Christianity in Jewish Terms

By Tikva Frymer-Kensky; David Novak et al. | Go to book overview
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13
IMAGE OF
GOD

The Image:
Religious Anthropology in
Judaism and Christianity

TIKVA FRYMER-KENSKY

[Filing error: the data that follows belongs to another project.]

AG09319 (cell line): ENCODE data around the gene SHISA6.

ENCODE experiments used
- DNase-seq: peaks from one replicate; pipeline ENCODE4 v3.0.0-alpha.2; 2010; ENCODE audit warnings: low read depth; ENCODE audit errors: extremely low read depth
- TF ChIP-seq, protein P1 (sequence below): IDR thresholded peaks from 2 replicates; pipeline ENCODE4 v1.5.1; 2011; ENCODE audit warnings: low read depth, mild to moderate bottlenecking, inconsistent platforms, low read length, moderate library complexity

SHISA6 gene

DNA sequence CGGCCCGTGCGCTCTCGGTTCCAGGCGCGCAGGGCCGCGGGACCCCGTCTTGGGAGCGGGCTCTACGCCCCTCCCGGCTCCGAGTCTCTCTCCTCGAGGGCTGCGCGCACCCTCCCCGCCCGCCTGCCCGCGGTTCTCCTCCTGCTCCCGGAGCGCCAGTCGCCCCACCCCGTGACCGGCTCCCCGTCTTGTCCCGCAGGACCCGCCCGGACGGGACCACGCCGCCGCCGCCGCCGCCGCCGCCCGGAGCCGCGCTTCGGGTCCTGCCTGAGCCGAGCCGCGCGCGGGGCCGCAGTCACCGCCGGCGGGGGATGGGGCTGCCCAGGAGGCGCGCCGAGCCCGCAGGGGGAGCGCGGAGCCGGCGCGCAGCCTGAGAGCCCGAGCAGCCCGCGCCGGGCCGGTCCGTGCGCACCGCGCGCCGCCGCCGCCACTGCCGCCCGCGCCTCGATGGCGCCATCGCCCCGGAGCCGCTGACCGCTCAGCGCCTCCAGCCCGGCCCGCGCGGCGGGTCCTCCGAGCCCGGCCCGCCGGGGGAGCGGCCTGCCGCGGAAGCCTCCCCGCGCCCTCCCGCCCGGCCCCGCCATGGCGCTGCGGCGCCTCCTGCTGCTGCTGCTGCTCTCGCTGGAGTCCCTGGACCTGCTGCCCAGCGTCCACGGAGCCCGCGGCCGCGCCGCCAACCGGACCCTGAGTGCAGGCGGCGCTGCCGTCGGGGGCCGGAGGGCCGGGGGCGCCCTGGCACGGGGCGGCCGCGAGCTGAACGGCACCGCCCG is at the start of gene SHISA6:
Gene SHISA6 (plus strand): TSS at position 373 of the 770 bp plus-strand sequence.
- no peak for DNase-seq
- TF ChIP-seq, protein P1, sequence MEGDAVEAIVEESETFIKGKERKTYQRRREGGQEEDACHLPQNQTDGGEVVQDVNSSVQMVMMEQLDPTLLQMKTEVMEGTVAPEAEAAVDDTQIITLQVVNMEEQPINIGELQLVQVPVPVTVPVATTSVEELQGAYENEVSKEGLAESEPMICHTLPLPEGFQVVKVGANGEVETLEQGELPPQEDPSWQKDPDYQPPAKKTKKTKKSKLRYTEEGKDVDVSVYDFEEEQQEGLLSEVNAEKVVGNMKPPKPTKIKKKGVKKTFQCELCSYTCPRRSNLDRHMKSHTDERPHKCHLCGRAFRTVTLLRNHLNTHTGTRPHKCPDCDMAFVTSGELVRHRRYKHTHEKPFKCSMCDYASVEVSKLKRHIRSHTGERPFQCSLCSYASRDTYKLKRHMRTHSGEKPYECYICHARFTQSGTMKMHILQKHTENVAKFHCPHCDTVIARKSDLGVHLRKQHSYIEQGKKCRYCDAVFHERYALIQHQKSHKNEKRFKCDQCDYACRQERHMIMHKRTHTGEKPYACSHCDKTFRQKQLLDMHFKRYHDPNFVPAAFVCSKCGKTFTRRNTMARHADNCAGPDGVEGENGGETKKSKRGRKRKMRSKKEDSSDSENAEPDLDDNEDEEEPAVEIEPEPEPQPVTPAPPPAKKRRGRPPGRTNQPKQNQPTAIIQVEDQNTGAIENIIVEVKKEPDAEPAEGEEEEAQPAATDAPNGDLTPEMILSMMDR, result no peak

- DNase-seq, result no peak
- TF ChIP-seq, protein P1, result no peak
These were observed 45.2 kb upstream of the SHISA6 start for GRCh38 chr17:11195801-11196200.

When Jews think about Christianity, they are often struck by ideas and images fundamentally different from Jewish traditions. Icons, statues, incense, crucifixes, and even crosses create a physical environment radically different from Jewish worship; notions of trinity and incarnation form a mental universe equally bizarre to traditional Jewish concepts. It is with some degree of relief that Jews often turn to Christian ideas of humanity and society, finding common ground with Christianity precisely on the common ground of earth and human beings. The nature of human beings and of the human relationship with God affords at least a common theological language with which to think about the issues of human existence, the language of tselem elohim and imago dei: the image of God.

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